PETER JOHNSTONE. Is religious freedom code for a licence to discriminate?

Just one worrying aspect of current talk that religious freedom needs to be legislated is that the need is rarely explained. There is vague reporting of the ‘right’ of religious schools to teach faith-based doctrine. This begs the question as to what these schools want to teach that they think is at risk. It seems that this is code for teachings that devalue people of LGBTIQ sexual orientation.

Our newly elected federal government has reportedly decided to prioritise religious freedom legislation to protect religious institutions from being accused of discrimination. And it seems that the Labor Party may well support this legislation, at least one front-bencher strangely perceiving some religious rejection in their electoral defeat.

The matter has been the subject of some recent public discussion in the context of a top Rugby player being sacked for publicly stating that homosexuals will go to hell. Such statements are clearly intended to vilify a vulnerable group in our community and cannot be tolerated from a moral perspective, quite apart from the contractual issues involved or the genuinely held view of the person concerned, albeit both naïve and dangerous. Would we accept as a community any public figure saying all females should go to hell, or that all of a certain race should be damned, or that redheads should be shunned?

Some religions may well teach such ignorant views, but a good society should not tolerate the public and cavalier condemnation of classes of people (based on their God-given characteristics!) and certainly should not give legislative protection to the public expression of those views. There is no moral or other justification for protecting vilification of any gender, or any sexual orientation – and religious beliefs certainly do not justify such protection.

Religions have traditionally claimed a role in ensuring that the best values are practised by communities and teaching that all be treated with respect and indeed love. Is discrimination now part of religious beliefs or doctrine and are religions now to be legally protected in practising discrimination against others? Governments’ obligations to protect their citizens cannot be waived to allow harm to be done by religions.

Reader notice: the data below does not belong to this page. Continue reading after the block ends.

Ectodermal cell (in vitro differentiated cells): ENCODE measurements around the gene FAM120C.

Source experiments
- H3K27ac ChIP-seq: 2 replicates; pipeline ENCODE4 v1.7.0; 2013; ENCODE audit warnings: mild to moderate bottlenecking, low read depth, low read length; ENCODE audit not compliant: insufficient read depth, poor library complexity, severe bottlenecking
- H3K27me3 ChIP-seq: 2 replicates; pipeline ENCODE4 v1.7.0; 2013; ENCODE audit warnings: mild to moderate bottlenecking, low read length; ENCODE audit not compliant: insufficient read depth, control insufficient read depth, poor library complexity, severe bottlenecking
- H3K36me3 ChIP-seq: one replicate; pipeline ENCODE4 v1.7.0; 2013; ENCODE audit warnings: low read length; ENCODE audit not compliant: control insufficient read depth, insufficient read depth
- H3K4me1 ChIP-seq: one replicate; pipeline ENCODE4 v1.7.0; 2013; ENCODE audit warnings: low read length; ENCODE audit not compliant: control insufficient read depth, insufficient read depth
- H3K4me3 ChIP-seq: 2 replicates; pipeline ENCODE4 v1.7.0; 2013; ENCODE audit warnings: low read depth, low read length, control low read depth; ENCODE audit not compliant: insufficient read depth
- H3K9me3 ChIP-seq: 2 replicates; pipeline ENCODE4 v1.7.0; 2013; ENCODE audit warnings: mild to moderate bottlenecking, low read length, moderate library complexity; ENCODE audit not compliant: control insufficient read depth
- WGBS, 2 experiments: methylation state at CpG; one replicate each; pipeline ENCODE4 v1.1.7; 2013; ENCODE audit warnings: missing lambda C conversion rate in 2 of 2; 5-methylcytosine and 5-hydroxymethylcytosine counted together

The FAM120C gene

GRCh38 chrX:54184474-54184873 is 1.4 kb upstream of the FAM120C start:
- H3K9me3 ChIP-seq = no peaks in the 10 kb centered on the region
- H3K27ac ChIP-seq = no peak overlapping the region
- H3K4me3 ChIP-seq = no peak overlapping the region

I am puzzled by any suggestion that people of faith need religious freedom legislation. As a Christian adult with many years as an Australian Catholic citizen, parent and grandparent, I have never felt a lack of religious freedom and on those few occasions that my faith has been questioned by others, I’ve been quite happy to share the reasons for my faith without feeling any oppression.

Where is this demand for religious discrimination coming from? I know of many Catholic schools that accept diverse sexual orientation among their students and teach tolerance of diversity, as they should in keeping with their Christian beliefs. The Catholic hierarchy, in claiming all sorts of exemptions on the grounds of religious freedom, are out of step with the leadership, staff and parent groups of those Catholic schools who have actually had in place for years appropriately respectful policies, protocols and practices.

It seems that some religious leaders live in fear of attacks from an increasingly secular society. If so, the traditional Christian response would be to ‘turn the other cheek’ and let our Christian behaviour be judged on its merits. One might wonder if recent claims by religious leaders of societal prejudice are in fact driven by an obsessive attempt to distract a scandalised community from the humiliation of clerical child sexual abuse. Of course, that scandal resulted from hypocrisy in religion, protecting paedophiles and putting children at risk. Perhaps religions should focus on getting their houses in order and thus earn the respect of our secular society – that would be simply practising their faith.

Much of the religious freedom push seems to focus on a continuing, perhaps remnant, rejection of homosexuality in some religions including my own. This is despite the Australian people, including a majority of Catholics, making it very clear that they saw no room for discrimination against those of LGBTIQ sexual orientation when subjected to a survey on marriage equality in 2017. The Australian people have generally shown a true acceptance of others regardless of differences, an acceptance in keeping with the fundamental doctrine of love that permeates most religions and is the very basis of all teachings of Jesus.

Regrettably, the Catechism of the Catholic Church relies on a limited interpretation of Scripture, presenting homosexual acts as “acts of grave depravity” and claims that ‘tradition’ declares that “homosexual acts are intrinsically disordered.” The Catechism further states that homosexual acts “do not proceed from a genuine affective and sexual complementarity” and describes homosexual tendencies and inclinations as “objectively disordered”. This teaching could cause considerable distress to people of LGBTIQ sexual orientation, particularly young people in Catholic schools.